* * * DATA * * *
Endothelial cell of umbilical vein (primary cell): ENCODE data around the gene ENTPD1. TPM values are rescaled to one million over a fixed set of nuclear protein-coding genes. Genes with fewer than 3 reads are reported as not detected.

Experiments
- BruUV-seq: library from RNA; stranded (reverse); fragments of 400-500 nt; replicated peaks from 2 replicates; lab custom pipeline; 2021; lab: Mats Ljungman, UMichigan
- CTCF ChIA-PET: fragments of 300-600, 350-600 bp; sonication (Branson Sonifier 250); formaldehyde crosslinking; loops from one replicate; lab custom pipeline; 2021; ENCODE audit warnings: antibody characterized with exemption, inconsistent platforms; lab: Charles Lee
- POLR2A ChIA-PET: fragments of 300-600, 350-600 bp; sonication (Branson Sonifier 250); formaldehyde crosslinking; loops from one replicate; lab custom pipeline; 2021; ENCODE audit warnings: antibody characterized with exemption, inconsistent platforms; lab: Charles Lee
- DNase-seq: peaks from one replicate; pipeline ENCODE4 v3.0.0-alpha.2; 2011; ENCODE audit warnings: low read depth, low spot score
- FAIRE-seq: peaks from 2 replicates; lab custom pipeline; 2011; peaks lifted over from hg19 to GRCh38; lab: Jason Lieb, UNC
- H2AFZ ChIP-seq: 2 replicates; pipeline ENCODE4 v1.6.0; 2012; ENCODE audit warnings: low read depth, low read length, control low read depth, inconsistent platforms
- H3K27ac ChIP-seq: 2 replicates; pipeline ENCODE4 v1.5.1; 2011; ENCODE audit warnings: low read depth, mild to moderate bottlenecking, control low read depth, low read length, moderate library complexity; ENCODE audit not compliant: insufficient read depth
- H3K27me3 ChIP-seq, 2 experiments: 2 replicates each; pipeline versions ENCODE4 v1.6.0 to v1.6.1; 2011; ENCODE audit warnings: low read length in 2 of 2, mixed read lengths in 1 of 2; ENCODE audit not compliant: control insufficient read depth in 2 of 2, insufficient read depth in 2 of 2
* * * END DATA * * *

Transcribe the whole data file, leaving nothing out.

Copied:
Endothelial cell of umbilical vein (primary cell): ENCODE data around the gene ENTPD1. TPM values are rescaled to one million over a fixed set of nuclear protein-coding genes. Genes with fewer than 3 reads are reported as not detected.

Experiments
- BruUV-seq: library from RNA; stranded (reverse); fragments of 400-500 nt; replicated peaks from 2 replicates; lab custom pipeline; 2021; lab: Mats Ljungman, UMichigan
- CTCF ChIA-PET: fragments of 300-600, 350-600 bp; sonication (Branson Sonifier 250); formaldehyde crosslinking; loops from one replicate; lab custom pipeline; 2021; ENCODE audit warnings: antibody characterized with exemption, inconsistent platforms; lab: Charles Lee
- POLR2A ChIA-PET: fragments of 300-600, 350-600 bp; sonication (Branson Sonifier 250); formaldehyde crosslinking; loops from one replicate; lab custom pipeline; 2021; ENCODE audit warnings: antibody characterized with exemption, inconsistent platforms; lab: Charles Lee
- DNase-seq: peaks from one replicate; pipeline ENCODE4 v3.0.0-alpha.2; 2011; ENCODE audit warnings: low read depth, low spot score
- FAIRE-seq: peaks from 2 replicates; lab custom pipeline; 2011; peaks lifted over from hg19 to GRCh38; lab: Jason Lieb, UNC
- H2AFZ ChIP-seq: 2 replicates; pipeline ENCODE4 v1.6.0; 2012; ENCODE audit warnings: low read depth, low read length, control low read depth, inconsistent platforms
- H3K27ac ChIP-seq: 2 replicates; pipeline ENCODE4 v1.5.1; 2011; ENCODE audit warnings: low read depth, mild to moderate bottlenecking, control low read depth, low read length, moderate library complexity; ENCODE audit not compliant: insufficient read depth
- H3K27me3 ChIP-seq, 2 experiments: 2 replicates each; pipeline versions ENCODE4 v1.6.0 to v1.6.1; 2011; ENCODE audit warnings: low read length in 2 of 2, mixed read lengths in 1 of 2; ENCODE audit not compliant: control insufficient read depth in 2 of 2, insufficient read depth in 2 of 2